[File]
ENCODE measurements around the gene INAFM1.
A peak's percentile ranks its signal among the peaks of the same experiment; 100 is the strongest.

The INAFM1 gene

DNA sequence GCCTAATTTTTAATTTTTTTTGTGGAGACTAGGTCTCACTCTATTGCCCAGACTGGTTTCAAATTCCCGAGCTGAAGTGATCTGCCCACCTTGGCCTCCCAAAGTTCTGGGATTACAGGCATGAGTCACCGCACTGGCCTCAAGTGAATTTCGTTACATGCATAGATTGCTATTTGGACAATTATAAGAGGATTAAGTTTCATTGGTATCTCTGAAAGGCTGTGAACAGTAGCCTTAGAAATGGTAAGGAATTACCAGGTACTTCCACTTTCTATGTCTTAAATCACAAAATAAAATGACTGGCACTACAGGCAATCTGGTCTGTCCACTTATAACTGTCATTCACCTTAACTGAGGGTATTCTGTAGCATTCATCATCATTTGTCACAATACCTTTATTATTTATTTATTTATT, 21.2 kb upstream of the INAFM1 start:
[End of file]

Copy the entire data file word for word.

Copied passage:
ENCODE measurements around the gene INAFM1.
A peak's percentile ranks its signal among the peaks of the same experiment; 100 is the strongest.

The INAFM1 gene

DNA sequence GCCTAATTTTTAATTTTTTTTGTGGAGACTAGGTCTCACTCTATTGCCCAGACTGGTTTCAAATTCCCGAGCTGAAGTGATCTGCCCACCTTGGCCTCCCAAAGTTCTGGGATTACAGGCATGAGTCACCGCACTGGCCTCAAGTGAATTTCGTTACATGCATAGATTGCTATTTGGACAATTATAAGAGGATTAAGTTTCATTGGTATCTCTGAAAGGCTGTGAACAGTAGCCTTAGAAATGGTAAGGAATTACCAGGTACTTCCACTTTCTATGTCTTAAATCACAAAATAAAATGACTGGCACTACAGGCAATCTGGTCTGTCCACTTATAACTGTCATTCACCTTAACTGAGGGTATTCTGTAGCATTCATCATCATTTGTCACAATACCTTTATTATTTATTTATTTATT, 21.2 kb upstream of the INAFM1 start: